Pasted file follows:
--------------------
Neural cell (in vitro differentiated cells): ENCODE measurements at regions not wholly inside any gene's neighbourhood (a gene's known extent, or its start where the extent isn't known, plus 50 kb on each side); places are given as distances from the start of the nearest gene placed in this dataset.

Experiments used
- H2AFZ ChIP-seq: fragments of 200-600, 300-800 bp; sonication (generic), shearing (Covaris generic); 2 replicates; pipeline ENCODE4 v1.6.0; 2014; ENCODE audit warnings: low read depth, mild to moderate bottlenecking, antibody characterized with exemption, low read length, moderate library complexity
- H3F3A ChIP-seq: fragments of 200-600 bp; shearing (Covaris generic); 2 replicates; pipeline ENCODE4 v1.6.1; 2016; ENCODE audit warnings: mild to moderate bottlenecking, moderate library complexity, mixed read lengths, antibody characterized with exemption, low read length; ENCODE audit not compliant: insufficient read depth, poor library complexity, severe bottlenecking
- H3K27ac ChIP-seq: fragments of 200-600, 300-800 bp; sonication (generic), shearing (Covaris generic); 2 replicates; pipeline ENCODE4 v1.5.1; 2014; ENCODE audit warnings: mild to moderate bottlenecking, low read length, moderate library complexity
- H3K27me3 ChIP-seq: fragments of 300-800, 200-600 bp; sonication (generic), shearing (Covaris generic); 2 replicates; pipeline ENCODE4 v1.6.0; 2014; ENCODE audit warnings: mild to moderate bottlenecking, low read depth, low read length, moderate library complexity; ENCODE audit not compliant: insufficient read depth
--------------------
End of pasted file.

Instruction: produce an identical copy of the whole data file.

Neural cell (in vitro differentiated cells): ENCODE measurements at regions not wholly inside any gene's neighbourhood (a gene's known extent, or its start where the extent isn't known, plus 50 kb on each side); places are given as distances from the start of the nearest gene placed in this dataset.

Experiments used
- H2AFZ ChIP-seq: fragments of 200-600, 300-800 bp; sonication (generic), shearing (Covaris generic); 2 replicates; pipeline ENCODE4 v1.6.0; 2014; ENCODE audit warnings: low read depth, mild to moderate bottlenecking, antibody characterized with exemption, low read length, moderate library complexity
- H3F3A ChIP-seq: fragments of 200-600 bp; shearing (Covaris generic); 2 replicates; pipeline ENCODE4 v1.6.1; 2016; ENCODE audit warnings: mild to moderate bottlenecking, moderate library complexity, mixed read lengths, antibody characterized with exemption, low read length; ENCODE audit not compliant: insufficient read depth, poor library complexity, severe bottlenecking
- H3K27ac ChIP-seq: fragments of 200-600, 300-800 bp; sonication (generic), shearing (Covaris generic); 2 replicates; pipeline ENCODE4 v1.5.1; 2014; ENCODE audit warnings: mild to moderate bottlenecking, low read length, moderate library complexity
- H3K27me3 ChIP-seq: fragments of 300-800, 200-600 bp; sonication (generic), shearing (Covaris generic); 2 replicates; pipeline ENCODE4 v1.6.0; 2014; ENCODE audit warnings: mild to moderate bottlenecking, low read depth, low read length, moderate library complexity; ENCODE audit not compliant: insufficient read depth